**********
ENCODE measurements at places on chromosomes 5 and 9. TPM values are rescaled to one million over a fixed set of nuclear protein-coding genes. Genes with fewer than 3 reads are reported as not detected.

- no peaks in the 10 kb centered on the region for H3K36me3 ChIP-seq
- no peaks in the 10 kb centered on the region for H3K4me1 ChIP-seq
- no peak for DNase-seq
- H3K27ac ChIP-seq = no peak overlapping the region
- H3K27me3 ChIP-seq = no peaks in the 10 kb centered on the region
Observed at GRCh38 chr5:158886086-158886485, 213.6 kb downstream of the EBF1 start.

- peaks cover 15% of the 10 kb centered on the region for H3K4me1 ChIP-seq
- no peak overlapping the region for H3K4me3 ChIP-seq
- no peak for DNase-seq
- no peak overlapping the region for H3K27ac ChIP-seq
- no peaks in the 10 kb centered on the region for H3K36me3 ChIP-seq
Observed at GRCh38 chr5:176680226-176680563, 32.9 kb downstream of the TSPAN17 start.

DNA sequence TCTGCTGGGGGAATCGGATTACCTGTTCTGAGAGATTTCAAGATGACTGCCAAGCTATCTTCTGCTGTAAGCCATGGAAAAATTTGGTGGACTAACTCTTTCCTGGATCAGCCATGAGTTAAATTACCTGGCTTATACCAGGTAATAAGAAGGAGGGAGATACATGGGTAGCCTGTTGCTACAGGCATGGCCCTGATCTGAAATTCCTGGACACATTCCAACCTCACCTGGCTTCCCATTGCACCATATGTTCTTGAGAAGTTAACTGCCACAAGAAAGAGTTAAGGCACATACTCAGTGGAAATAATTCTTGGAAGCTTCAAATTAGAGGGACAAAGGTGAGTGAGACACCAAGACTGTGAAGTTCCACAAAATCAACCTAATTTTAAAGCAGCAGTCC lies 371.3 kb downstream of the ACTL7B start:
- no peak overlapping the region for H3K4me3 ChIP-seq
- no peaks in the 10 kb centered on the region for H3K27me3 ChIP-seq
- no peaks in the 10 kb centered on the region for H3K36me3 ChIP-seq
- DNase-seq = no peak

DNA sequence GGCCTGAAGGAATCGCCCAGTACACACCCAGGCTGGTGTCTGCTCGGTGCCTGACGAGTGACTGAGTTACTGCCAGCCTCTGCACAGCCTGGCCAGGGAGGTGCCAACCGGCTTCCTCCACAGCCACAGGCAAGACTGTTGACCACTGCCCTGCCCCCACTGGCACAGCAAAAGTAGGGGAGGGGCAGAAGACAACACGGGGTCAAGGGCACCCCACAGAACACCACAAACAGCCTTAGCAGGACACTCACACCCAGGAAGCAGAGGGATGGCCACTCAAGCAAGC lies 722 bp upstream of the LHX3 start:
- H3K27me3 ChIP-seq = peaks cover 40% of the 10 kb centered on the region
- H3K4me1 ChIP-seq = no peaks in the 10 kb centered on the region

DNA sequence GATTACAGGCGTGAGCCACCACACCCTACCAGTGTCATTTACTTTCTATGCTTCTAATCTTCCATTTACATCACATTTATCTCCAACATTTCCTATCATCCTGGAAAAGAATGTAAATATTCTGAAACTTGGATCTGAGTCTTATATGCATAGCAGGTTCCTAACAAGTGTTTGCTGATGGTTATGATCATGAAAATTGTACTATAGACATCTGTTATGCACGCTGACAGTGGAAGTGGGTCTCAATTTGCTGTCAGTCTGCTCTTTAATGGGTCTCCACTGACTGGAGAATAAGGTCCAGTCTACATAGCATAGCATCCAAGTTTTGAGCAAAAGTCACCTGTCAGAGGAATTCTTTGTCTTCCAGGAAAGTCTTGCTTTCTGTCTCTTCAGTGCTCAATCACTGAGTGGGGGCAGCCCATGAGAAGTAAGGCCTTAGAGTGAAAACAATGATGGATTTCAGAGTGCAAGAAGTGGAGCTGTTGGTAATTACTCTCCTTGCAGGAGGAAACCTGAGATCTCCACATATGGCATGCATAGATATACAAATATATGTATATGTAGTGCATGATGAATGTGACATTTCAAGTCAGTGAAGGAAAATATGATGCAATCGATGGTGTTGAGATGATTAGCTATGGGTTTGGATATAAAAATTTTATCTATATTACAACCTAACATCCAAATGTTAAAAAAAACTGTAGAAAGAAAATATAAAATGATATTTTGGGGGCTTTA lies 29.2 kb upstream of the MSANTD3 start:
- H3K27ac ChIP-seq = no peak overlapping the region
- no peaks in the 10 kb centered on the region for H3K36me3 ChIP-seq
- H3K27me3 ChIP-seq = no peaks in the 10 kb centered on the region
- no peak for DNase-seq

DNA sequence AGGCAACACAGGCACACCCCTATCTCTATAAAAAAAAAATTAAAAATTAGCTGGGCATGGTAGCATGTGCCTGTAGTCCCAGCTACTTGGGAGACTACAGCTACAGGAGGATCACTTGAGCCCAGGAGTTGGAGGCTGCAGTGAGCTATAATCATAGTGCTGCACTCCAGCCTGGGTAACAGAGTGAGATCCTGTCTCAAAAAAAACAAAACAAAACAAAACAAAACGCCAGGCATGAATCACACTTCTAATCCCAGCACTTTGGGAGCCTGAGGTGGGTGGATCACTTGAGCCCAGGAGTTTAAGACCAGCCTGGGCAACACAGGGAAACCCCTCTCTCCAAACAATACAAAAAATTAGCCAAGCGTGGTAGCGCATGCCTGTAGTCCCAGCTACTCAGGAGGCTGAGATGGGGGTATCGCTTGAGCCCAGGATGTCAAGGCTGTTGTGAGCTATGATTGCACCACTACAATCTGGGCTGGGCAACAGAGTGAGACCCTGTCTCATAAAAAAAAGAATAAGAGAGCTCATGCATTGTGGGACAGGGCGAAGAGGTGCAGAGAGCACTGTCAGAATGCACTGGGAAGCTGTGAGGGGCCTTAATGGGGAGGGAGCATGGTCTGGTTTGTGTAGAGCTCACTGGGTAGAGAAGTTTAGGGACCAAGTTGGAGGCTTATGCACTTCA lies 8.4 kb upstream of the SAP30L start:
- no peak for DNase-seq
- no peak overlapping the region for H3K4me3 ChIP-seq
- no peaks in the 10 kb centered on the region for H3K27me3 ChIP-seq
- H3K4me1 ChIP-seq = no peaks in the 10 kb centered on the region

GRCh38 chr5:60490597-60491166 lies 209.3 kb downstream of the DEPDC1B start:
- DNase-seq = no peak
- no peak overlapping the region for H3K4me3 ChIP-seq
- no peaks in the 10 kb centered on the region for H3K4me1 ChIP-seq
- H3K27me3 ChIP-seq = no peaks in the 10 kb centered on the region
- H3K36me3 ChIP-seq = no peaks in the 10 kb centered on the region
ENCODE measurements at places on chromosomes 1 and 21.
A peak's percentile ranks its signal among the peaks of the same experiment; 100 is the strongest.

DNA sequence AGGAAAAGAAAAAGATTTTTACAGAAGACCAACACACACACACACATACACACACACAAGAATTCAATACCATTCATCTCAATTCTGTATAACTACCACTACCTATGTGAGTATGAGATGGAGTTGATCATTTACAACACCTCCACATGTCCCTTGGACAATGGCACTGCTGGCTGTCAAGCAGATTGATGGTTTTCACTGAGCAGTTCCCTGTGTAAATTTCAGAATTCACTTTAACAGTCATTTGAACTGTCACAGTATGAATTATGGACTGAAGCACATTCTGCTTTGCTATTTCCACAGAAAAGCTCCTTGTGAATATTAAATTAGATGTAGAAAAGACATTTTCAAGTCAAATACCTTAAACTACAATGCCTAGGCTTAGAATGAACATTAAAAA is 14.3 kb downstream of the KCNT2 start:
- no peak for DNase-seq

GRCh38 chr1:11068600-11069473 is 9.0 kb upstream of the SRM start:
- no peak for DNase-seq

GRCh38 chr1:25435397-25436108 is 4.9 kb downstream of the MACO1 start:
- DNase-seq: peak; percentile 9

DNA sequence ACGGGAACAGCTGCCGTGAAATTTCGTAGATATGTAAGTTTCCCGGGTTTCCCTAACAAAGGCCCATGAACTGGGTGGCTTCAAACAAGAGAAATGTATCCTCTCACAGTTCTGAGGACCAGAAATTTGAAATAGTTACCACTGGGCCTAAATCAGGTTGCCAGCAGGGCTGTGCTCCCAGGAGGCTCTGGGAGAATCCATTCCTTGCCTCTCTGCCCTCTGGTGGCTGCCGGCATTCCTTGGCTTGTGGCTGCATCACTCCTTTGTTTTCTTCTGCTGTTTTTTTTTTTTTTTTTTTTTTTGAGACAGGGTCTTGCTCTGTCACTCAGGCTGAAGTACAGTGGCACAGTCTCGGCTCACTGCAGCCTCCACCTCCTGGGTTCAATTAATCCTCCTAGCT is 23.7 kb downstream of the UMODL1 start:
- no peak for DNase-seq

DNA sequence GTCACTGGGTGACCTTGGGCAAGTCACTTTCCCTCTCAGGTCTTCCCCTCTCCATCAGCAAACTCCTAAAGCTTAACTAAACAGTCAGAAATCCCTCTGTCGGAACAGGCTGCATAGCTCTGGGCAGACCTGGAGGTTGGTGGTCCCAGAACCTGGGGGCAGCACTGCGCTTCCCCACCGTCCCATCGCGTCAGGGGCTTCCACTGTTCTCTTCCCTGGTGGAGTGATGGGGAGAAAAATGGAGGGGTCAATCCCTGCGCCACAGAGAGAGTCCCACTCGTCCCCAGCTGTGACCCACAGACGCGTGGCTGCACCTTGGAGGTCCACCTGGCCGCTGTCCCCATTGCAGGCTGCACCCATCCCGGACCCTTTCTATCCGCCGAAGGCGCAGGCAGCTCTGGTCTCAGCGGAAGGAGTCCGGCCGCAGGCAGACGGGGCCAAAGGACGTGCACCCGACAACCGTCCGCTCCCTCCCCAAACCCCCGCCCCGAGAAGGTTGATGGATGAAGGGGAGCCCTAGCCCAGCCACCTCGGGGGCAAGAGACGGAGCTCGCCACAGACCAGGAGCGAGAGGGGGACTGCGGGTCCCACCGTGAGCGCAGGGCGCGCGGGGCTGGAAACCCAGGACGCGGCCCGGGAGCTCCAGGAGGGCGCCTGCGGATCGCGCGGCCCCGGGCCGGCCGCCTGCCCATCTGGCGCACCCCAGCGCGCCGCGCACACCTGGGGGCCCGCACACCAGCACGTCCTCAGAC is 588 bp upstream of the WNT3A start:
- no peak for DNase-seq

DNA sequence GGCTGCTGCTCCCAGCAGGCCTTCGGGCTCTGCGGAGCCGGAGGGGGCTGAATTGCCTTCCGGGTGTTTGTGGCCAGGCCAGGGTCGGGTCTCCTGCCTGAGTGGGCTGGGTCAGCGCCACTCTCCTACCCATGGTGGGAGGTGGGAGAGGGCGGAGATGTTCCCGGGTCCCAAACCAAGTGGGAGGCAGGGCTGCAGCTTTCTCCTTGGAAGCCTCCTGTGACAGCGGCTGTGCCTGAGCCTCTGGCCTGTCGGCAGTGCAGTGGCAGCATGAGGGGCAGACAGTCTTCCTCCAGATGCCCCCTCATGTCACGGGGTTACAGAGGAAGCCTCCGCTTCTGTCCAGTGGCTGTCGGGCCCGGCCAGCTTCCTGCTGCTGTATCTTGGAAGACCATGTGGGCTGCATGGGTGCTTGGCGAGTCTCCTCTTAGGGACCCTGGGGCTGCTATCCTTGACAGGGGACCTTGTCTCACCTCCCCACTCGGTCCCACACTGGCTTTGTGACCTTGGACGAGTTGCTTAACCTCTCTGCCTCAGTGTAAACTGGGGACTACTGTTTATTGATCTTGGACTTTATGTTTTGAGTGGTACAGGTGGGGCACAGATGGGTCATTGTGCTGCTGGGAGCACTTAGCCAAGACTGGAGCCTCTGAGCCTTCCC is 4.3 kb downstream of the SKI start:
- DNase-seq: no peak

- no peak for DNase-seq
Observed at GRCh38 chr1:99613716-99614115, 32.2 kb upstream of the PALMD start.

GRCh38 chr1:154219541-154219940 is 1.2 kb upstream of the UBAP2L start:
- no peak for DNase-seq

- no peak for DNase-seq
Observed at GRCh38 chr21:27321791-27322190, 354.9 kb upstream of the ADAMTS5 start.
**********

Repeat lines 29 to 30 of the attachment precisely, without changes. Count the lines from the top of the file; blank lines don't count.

- no peak overlapping the region for H3K4me3 ChIP-seq
- no peaks in the 10 kb centered on the region for H3K27me3 ChIP-seq